Poll: Most Georgians support tobacco tax increase to boost state budget


Credit: Jeff J Mitchell/Getty Images

Credit: Jeff J Mitchell/Getty Images

Nearly three-quarters of Georgia voters said they support increasing the state tax on tobacco products to help make up for the budget shortfall caused by the coronavirus pandemic, according to a new poll by a group advocating for the increase.

The poll, conducted by Landmark Communications on behalf of the American Heart Association, found that 74.5% of voters contacted said Georgia should increase the state tobacco tax at least $1.50. Georgia currently taxes tobacco at 37 cents per pack, which is among the rates lowest in the nation.

Atlanta American Heart Association Board President Dr. Michael A. Balk, who serves as the chief quality officer at  Emory Saint Joseph’s Hospital of Atlanta, said in a press release that increasing the tax — and, in turn, the price — on tobacco products would reduce smoking among children  and young adults.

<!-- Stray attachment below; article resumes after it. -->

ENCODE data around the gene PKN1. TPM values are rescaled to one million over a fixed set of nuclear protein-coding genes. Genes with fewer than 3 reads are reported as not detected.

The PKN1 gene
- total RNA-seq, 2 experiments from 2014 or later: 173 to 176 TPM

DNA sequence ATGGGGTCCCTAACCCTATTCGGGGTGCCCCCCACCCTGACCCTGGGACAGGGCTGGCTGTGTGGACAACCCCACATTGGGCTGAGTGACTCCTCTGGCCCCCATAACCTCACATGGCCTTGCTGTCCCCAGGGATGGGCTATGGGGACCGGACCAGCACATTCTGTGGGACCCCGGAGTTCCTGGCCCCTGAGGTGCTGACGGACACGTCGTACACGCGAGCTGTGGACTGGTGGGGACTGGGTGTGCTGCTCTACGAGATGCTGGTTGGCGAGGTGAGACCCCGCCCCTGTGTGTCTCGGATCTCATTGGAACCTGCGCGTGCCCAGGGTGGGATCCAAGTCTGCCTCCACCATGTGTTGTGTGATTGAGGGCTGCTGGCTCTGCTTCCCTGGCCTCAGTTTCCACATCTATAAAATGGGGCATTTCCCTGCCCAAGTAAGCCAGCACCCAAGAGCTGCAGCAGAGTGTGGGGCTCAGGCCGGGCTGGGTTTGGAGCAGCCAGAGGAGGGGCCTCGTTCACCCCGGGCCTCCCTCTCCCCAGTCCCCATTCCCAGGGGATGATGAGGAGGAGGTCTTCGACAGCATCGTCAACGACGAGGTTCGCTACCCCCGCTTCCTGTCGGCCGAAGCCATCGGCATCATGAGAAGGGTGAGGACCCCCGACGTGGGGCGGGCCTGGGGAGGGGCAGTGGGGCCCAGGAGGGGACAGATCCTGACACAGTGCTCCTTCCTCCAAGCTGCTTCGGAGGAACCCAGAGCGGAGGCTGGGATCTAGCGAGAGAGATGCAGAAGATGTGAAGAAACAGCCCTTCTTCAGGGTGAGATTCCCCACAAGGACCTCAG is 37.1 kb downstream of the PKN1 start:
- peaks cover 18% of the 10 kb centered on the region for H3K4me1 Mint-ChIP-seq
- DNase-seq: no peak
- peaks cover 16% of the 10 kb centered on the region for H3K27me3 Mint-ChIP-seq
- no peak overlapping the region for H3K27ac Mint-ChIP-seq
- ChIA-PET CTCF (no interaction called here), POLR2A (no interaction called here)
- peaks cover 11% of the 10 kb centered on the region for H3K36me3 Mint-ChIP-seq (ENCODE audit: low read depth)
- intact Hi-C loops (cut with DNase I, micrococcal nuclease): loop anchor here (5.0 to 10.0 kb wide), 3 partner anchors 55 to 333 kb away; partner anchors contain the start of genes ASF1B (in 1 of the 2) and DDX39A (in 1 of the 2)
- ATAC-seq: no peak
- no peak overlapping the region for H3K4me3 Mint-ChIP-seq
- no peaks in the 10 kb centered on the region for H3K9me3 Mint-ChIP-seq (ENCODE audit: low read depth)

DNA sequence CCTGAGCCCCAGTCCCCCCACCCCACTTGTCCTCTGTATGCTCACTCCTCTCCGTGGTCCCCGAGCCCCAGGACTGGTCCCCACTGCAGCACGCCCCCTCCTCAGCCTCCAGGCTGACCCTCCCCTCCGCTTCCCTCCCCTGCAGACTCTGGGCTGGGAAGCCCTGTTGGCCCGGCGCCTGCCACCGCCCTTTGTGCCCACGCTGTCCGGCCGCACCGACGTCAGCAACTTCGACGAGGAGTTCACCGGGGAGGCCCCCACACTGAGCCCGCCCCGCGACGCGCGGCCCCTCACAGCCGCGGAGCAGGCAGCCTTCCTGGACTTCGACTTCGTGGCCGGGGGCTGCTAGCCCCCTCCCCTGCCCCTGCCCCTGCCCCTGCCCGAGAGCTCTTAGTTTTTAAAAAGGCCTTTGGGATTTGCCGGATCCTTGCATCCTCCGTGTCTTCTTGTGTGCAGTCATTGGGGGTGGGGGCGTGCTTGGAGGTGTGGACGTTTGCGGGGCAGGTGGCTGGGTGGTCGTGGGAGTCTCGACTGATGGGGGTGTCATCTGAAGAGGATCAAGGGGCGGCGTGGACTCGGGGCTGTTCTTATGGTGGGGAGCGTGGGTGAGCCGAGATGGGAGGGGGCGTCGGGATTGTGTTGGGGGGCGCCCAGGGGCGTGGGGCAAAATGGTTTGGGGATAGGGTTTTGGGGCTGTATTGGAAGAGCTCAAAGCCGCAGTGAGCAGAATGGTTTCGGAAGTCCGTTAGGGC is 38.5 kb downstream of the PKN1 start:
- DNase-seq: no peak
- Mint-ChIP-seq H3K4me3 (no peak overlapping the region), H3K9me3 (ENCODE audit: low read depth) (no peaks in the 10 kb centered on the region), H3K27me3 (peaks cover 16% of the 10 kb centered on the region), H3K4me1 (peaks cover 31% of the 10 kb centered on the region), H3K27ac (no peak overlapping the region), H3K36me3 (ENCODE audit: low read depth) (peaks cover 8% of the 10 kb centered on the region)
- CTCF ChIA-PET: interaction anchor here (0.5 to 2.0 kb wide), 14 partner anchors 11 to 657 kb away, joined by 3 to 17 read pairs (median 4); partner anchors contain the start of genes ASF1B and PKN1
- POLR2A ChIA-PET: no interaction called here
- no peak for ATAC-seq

“Georgia is experiencing unexpected and significant budget shortfalls and this poll demonstrates the strong support by Georgia voters for a revenue solution through a tobacco tax increase that will at once create public health benefits as well as save taxpayers money over time by reducing smoking,” Balk said.

Lawmakers for years have attempted to increase the state tax on tobacco sales, but efforts have routinely failed since Georgia passed a modest increase in 2003. Several bills and resolutions pushing for an increase in the tax were introduced this legislative session, but none gained any traction.

In the poll, respondents were asked, “generally speaking, instead of an income tax increase, would you support or oppose a targeted tax increase of $1.50 per pack on cigarettes that would raise almost $500 million toward balancing the budget?” Of the 500 people contacted for the poll, 373 said they support the tobacco tax increase.

The poll had a margin of error of plus or minus 4.4%.

It was taken shortly after the leaders of Georgia House and Senate budget committees asked state agencies to submit plans to cut 14% - or more than $3.5 billion - from their proposed budgets for the upcoming fiscal year. Lawmakers said the cuts are needed because of a decline in tax revenue due to the coronavirus recession.

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